Written By: Rob Buyea
For parents of independent readers, we provide a set of questions that should give you insight into what your child is reading and help you engage him/her in meaningful conversations about literature. We recommend using the questions provided here as a springboard for deeper conversation about Because of Mr. Terupt and what your child takes away from the book. Enjoy!
When Peter enters his new fifth-grade classroom and sees that they had a new teacher, Mr. Terupt, he thinks that the year will be a piece of cake. He sees having a new teacher as a way for him and his friends to get away with things right under Mr. Terupt’s nose. No one is more surprised than Peter when Mr. Terupt turns out to be a cool teacher who isn’t afraid to call students out and does so in a forgiving manner. Peter’s classmates, Jessica, Anna, Danielle, Alexia, Luke, and Jeffrey, also find Mr. Terupt to be a highly influential presence in their lives. One day these students get a rude awakening when a rogue snowball hits Mr. Terupt and causes him to slip into a coma. Now they are left contemplating the possibility of losing him forever. His students are devastated but through this experience, they are able to learn a lot about each other and Mr. Terupt. Fortunately, Mr. Terupt comes out of the coma and is able to stay with his students for another year as they move on to the sixth grade. Told from the point of view of these seven students, Because of Mr. Terupt tells the moving story of an influential teacher who changes the lives of seven young students.
- Describe Mr. Terupt’s character. Do you have a teacher like him? If not, what do you think the advantages of having him as a teacher would be? What about the disadvantages?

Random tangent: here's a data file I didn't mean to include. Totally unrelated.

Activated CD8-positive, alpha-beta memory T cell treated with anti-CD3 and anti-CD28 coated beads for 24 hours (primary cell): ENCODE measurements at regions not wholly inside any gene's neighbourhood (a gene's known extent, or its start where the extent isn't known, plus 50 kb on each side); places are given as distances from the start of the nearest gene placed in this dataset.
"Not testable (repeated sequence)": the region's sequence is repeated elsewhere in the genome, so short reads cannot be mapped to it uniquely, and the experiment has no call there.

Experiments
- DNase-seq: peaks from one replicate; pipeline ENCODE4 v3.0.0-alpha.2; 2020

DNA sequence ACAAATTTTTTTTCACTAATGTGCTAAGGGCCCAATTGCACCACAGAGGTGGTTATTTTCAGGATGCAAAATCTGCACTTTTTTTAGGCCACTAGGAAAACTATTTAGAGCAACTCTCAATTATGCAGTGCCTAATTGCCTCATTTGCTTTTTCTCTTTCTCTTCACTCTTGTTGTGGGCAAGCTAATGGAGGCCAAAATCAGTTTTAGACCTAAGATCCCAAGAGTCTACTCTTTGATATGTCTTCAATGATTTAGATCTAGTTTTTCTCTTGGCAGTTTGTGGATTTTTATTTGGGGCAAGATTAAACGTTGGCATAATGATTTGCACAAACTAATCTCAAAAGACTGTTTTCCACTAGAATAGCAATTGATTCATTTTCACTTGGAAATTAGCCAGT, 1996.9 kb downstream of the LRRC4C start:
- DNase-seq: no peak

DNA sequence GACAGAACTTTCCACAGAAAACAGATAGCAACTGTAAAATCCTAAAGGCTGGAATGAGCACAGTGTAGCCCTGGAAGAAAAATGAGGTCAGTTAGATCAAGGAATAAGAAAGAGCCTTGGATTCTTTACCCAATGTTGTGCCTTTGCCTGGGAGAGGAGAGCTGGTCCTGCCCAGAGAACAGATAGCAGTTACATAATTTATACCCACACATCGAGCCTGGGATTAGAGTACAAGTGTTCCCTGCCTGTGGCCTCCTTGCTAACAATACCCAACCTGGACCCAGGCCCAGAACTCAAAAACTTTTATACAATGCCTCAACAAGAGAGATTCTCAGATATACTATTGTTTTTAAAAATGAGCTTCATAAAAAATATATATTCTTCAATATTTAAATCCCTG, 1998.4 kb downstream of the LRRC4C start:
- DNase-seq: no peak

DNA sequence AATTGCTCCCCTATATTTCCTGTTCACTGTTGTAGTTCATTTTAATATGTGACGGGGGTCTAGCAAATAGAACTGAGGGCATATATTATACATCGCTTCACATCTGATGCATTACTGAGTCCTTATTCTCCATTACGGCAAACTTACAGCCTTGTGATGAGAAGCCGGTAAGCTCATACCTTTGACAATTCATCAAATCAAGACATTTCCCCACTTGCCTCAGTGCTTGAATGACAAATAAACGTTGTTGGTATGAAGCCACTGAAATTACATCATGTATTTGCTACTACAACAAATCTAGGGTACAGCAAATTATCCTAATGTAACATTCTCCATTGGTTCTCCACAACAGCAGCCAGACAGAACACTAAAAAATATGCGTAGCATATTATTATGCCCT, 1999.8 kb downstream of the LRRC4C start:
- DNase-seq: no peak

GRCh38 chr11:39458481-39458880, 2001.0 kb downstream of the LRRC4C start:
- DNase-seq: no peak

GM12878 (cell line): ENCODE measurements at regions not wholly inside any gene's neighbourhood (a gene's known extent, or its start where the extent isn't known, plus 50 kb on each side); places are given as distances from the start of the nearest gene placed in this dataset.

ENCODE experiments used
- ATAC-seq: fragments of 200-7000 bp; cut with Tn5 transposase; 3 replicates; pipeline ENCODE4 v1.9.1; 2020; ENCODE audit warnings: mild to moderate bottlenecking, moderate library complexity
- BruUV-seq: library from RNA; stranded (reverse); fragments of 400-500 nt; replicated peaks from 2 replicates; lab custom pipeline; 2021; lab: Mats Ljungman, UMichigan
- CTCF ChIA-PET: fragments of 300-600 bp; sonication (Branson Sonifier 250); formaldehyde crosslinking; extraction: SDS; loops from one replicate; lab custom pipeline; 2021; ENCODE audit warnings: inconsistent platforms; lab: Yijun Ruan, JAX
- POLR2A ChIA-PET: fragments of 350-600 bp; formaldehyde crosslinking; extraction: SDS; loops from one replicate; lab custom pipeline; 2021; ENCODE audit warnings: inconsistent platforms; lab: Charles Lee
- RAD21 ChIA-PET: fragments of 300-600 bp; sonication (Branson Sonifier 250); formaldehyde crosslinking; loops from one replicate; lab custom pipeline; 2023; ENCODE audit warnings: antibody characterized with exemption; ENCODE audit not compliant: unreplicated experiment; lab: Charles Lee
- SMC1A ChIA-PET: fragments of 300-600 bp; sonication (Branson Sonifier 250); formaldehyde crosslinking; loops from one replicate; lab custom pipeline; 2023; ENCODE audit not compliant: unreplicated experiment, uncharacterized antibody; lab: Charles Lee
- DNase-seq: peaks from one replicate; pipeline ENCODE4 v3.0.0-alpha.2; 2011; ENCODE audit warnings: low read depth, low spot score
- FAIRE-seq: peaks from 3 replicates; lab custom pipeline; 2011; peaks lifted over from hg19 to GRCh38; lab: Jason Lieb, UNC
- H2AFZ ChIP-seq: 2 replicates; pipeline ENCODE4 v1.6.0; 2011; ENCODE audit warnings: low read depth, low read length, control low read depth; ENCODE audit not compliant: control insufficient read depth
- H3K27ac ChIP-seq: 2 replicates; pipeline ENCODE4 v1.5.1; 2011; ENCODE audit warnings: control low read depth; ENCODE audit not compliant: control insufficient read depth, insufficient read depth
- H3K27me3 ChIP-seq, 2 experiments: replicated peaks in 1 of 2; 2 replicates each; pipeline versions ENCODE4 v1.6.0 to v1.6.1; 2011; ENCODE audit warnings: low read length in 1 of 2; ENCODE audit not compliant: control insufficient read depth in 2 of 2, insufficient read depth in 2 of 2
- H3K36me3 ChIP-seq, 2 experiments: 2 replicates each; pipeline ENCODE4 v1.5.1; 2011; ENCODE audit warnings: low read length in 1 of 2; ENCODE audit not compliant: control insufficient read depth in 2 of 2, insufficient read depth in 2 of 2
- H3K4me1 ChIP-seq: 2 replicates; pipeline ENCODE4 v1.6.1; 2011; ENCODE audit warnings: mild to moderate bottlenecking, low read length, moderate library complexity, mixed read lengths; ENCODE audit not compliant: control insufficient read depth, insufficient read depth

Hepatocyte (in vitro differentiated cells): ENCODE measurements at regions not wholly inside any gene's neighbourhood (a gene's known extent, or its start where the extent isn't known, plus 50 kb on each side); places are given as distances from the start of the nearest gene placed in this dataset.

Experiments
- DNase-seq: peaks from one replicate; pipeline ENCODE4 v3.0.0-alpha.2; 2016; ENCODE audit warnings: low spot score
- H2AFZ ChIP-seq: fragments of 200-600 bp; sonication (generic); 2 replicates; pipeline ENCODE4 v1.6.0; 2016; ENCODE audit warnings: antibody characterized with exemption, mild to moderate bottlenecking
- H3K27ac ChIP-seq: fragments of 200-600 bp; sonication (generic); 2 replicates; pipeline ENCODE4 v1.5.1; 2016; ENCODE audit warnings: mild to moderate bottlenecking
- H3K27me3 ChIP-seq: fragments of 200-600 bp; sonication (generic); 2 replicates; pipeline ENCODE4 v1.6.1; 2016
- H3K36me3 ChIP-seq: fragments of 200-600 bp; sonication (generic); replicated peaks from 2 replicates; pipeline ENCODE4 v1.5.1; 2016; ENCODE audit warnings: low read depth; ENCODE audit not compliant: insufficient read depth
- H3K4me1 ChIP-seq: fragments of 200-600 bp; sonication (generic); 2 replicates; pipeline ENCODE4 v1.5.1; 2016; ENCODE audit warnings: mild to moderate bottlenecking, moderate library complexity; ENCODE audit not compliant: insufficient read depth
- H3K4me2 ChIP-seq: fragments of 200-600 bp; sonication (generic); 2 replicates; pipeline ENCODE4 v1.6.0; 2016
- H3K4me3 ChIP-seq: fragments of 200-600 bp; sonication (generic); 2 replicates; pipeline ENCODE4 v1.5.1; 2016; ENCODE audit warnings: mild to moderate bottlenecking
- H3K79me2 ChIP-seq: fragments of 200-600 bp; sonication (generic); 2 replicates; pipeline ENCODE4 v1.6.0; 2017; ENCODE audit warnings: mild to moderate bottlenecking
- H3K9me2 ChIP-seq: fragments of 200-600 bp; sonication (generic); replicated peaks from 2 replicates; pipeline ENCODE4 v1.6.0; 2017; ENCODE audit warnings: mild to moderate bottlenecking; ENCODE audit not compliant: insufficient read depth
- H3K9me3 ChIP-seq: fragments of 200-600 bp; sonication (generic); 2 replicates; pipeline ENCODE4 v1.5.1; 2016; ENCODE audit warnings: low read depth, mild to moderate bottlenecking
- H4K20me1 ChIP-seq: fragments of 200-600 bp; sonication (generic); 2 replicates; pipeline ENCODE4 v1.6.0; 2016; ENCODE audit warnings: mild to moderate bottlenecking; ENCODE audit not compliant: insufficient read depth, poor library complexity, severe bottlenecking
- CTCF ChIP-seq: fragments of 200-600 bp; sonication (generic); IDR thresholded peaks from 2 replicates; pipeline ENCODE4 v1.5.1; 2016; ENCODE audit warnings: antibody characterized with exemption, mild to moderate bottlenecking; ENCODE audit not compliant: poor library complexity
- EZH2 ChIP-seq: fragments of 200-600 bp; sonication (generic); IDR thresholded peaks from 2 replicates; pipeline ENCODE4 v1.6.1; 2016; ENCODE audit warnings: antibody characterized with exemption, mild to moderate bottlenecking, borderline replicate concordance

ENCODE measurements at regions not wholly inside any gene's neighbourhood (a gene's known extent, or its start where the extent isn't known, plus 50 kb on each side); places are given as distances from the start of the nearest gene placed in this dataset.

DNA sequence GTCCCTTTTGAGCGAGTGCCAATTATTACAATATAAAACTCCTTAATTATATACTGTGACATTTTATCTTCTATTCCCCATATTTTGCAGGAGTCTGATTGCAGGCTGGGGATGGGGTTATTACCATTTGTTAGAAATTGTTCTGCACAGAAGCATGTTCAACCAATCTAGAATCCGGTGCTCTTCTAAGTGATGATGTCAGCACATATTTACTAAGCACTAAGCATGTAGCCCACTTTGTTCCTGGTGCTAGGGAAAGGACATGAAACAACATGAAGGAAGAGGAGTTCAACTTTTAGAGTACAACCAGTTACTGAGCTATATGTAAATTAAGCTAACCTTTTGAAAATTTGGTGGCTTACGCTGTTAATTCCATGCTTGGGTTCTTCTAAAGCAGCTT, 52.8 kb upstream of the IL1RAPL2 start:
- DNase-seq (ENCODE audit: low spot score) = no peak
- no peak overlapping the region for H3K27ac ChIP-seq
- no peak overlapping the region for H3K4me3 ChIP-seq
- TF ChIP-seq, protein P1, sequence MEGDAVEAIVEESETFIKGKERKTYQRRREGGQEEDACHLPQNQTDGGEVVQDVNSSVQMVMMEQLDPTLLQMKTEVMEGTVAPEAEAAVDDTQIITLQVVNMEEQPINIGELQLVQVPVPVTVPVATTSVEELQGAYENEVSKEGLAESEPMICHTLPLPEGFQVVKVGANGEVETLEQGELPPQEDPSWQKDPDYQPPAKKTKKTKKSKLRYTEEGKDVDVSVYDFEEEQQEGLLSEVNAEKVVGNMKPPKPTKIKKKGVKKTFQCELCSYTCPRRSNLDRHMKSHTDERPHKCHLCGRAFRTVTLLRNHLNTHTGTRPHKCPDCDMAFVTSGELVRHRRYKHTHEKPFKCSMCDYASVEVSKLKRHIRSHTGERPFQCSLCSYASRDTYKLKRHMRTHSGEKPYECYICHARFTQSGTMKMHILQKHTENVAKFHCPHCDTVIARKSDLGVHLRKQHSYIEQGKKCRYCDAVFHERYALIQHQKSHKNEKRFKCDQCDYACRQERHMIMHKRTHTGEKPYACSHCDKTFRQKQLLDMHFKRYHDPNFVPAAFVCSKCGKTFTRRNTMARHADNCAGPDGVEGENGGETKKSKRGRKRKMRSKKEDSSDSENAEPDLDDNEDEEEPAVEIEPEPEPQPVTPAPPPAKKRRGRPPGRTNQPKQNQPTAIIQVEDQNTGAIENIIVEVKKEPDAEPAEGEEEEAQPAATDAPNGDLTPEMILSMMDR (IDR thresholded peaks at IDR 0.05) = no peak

- In the beginning of the story, Mr. Terupt gives the class the task of finding dollar words. What is a dollar word? Can you come up with one or two on your own?
- In the story, we discover that Mr. Terupt lost both of his parents as a teenager. How do you think this experience has impacted his feelings regarding family and relationships?
- Do you think that the accident was anybody’s fault? If so, who do you think is to blame?
- Jeffrey has a family secret that he is reluctant to share with people. What happened to his family that affected him greatly. How does this impact the way that he interacts with the students in the Collaborative Classroom?
- What do the characters learn from their experiences visiting the Collaborative Classroom? Does a classroom like this exist at your school? If so, what do you know about it and its students?
- Which character is your favorite? Which is your least favorite? Why? Do you relate to any one character in particular or are there particular qualities from several characters that you relate to?
- What do you think would have happened if there was an alternative ending where Mr. Terupt didn’t come out of his coma? How do you think the students would have reacted?
- The author of this story, Rob Buyea, has written and published a sequel to this book entitled Mr. Terupt Falls Again. How do you think Mr. Terupt falls and what do you predict happens in the rest of the story?
Above all, be sure to engage your child in a discussion about the plot line and his/her thoughts and feelings about the book. Ask what s/he likes, encourage exploration related to the book, and every now and again, offer to read parts of the book aloud, just for fun!
Take Turns Reading Aloud
Some believe that once a child is able to read on there own, it is time to stop reading aloud but taking turns reading aloud with your child can have some significant benefits. You can spend quality time reading with your child, but you can also determine your child’s level of comprehension. Simply sit down with your child, read a chapter to him/her, discuss what happened and then switch roles for the following chapter. (Greatschools.org)
Introduce Series Books
Once you’ve established what kinds of stories your child is interested in reading, find series books that incorporate these interests. Not only can they entice a less confident or skilled reader as they become familiar with their predictable themes and familiar characters, but they also encourage further reading as children will want to know what happens to their favorite characters. (Greatschools.org)